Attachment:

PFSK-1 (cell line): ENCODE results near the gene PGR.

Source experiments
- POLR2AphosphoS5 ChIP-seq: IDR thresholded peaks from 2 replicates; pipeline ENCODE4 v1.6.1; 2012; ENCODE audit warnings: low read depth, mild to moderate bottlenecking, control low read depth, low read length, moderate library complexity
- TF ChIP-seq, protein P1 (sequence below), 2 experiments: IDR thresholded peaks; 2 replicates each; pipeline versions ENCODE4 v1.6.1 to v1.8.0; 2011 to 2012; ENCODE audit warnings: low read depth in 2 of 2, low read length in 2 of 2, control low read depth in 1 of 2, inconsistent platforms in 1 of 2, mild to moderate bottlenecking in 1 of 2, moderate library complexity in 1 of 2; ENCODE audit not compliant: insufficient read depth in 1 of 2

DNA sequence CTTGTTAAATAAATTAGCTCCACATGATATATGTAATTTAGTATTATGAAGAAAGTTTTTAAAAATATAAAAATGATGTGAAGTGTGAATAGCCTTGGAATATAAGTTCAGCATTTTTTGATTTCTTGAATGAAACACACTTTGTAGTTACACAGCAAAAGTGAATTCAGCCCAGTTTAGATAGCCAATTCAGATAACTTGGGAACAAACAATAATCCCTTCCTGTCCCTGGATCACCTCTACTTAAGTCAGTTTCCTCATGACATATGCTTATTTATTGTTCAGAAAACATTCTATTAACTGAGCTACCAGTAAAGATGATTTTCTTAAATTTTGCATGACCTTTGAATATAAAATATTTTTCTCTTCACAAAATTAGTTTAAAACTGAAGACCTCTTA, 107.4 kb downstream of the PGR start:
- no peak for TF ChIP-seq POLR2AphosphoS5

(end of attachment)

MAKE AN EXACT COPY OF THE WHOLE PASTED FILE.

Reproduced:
PFSK-1 (cell line): ENCODE results near the gene PGR.

Source experiments
- POLR2AphosphoS5 ChIP-seq: IDR thresholded peaks from 2 replicates; pipeline ENCODE4 v1.6.1; 2012; ENCODE audit warnings: low read depth, mild to moderate bottlenecking, control low read depth, low read length, moderate library complexity
- TF ChIP-seq, protein P1 (sequence below), 2 experiments: IDR thresholded peaks; 2 replicates each; pipeline versions ENCODE4 v1.6.1 to v1.8.0; 2011 to 2012; ENCODE audit warnings: low read depth in 2 of 2, low read length in 2 of 2, control low read depth in 1 of 2, inconsistent platforms in 1 of 2, mild to moderate bottlenecking in 1 of 2, moderate library complexity in 1 of 2; ENCODE audit not compliant: insufficient read depth in 1 of 2

DNA sequence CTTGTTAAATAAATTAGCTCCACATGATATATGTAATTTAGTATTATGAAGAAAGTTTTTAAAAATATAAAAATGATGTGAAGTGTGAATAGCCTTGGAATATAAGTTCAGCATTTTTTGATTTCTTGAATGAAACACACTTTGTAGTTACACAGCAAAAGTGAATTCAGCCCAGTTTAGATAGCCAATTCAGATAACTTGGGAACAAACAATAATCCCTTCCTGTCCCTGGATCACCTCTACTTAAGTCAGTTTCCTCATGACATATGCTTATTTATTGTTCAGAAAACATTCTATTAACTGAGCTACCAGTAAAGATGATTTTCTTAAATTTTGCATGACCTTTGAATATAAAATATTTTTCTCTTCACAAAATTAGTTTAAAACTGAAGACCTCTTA, 107.4 kb downstream of the PGR start:
- no peak for TF ChIP-seq POLR2AphosphoS5